Why the Miss America Organization Should Raise The Age of Eligibility to Compete...Again


Participating in this program has opened doors for women, especially educationally. This is one of the “Four Points of the Crown”: Scholarship. Success. Style. Service. In fact, one of the first things you read on the Miss America 2.0 website is: “MAO was the first competition to offer a talent category and soon after scholarship awards for young women to be able to go to college and further their education.” Generally speaking, this excludes women who are pursuing higher (higher) education - professional or graduate degrees, and if that is MAO’s intention, they should modify their message to specify “women pursuing undergraduate degrees” instead.

In 2018, the Miss America Organization raised the age of eligibility to compete to a whopping 25-years-old. They should consider raising the age again for the following reasons:

1.) The average age of a law school graduate is 27. According to 2017 data, 51% of U.S. law school students are women.

2.) Not being married is one of the requirements of participation. The average age that American women get married is 27.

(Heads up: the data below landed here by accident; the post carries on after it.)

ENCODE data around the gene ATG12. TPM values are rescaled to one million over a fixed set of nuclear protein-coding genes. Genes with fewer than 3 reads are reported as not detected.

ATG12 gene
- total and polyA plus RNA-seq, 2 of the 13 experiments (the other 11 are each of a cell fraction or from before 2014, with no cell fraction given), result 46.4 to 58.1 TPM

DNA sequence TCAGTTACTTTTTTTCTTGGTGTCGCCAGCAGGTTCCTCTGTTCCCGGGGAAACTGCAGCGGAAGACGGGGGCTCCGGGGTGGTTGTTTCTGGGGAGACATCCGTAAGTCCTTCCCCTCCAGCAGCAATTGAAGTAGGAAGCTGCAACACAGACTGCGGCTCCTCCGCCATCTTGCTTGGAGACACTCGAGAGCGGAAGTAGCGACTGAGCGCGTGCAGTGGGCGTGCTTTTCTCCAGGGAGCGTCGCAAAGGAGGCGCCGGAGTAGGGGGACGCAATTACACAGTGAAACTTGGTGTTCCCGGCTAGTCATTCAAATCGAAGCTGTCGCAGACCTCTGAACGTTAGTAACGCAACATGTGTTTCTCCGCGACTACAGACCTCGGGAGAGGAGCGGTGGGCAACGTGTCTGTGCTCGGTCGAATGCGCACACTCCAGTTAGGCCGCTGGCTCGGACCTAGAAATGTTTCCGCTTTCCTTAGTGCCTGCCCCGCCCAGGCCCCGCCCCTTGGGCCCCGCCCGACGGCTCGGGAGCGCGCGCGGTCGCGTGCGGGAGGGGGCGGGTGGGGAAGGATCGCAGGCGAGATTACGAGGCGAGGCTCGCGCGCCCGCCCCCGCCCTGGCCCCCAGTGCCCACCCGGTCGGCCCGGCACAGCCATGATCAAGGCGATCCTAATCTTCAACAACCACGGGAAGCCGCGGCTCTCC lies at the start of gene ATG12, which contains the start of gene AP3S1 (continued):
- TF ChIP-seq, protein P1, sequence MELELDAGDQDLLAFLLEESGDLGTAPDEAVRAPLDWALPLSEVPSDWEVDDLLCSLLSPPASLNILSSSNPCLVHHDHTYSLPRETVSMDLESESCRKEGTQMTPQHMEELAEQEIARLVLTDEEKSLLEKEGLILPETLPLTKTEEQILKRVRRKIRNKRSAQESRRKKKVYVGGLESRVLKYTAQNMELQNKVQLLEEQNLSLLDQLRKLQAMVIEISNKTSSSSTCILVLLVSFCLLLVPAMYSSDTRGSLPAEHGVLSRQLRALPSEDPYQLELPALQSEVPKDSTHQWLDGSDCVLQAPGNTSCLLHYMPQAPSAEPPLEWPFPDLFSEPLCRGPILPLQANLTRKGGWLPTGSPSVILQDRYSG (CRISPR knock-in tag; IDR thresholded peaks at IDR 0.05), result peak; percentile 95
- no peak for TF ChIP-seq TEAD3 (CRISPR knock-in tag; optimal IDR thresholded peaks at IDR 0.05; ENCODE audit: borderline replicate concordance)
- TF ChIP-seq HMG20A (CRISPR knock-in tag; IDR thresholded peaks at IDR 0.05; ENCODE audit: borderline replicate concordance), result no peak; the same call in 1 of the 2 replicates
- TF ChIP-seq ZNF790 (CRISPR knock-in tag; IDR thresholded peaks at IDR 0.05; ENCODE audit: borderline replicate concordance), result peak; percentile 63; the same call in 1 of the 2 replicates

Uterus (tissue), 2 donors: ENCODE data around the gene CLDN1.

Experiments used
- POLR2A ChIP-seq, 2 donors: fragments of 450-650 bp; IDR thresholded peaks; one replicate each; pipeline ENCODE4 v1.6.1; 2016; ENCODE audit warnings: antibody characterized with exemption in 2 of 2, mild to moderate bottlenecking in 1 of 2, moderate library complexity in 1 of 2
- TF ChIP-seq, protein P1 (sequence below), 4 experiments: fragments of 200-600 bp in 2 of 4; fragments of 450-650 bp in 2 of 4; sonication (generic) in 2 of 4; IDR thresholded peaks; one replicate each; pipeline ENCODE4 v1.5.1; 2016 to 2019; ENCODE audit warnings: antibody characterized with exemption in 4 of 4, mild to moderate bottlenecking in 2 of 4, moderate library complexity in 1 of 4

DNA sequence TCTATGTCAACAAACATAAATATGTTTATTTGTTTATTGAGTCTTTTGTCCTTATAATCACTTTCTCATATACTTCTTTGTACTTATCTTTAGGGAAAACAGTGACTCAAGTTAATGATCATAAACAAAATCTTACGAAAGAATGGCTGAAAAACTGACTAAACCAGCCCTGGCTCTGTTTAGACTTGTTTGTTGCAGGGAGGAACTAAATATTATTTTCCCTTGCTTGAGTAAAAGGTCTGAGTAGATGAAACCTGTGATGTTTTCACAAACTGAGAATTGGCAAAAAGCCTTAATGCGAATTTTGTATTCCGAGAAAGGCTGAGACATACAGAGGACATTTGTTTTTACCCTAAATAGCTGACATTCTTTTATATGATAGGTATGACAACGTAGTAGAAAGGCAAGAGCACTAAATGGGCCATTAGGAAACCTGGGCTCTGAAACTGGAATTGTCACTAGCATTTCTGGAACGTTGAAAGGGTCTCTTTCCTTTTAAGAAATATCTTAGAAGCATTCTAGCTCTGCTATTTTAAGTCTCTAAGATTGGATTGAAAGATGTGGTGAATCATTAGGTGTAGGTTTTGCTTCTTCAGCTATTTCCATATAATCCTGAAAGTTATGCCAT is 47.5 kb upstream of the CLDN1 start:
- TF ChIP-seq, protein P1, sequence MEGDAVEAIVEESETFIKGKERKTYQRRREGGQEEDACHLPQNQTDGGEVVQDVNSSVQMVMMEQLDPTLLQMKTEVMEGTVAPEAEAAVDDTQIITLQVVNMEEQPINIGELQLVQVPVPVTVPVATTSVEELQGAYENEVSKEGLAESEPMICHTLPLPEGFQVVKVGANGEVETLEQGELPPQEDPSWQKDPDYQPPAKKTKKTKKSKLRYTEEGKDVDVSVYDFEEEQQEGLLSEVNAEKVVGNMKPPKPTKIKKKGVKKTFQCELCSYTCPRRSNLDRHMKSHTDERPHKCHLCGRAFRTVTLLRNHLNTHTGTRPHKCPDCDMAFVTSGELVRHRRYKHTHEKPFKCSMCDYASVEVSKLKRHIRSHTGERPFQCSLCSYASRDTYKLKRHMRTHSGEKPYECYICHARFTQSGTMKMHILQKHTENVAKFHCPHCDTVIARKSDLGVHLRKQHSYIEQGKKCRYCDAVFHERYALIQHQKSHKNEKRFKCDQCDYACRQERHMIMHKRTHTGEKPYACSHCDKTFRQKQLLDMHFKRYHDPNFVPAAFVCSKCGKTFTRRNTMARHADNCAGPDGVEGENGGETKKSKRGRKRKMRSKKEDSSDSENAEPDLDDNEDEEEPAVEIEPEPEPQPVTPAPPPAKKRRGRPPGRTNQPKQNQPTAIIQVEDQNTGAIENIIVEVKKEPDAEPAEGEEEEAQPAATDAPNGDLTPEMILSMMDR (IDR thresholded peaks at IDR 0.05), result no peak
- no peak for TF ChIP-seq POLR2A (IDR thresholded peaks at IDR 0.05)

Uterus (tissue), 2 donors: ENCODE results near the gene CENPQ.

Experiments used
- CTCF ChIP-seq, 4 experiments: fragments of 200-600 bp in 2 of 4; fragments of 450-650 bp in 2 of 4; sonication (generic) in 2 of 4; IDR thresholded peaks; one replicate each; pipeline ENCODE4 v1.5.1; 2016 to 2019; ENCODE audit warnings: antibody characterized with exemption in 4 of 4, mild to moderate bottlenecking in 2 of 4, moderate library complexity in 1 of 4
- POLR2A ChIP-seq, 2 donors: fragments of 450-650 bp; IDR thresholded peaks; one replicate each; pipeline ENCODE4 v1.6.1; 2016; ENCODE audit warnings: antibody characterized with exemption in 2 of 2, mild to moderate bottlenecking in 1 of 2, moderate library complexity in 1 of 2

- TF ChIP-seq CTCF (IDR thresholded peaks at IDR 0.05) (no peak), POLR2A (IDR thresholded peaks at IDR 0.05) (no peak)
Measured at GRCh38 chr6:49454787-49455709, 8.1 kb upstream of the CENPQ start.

3.) The average age of an MBA student is 28.

4.) Generally speaking, a med school graduate is 26. Recent data shows it is even trending towards 28. Women represent almost 50% of individuals who attend medical school in the United States.

5.) While it was generous to raise the age of eligibility in 2018 to 25, several local MAO pageants had already taken place and many young women did not get the opportunity to benefit from the age raise.

6.) The general population often raise an eyebrow when they learn that women who are 24, now 25, “age out” of the Miss America Organization because of their knowledge of the aforementioned points. This leads to negative perceptions of the program in an age where pageant participation is already often misunderstood. 

MAO should update the age of eligibility to reflect our times. As the data above indicates, there is a target market of women between the ages of 25-28 who are unmarried and still pursuing graduate or professional degrees, and the purpose of the Miss America Organization is to help women meet their educational goals. I know I speak for numerous young, ambitious, beautiful, and intelligent women when I say, when we note the average ages above, along with the intent of the Miss America Organization, it is clear that the organization’s age of eligibility to compete should be revisited, revised, and raised.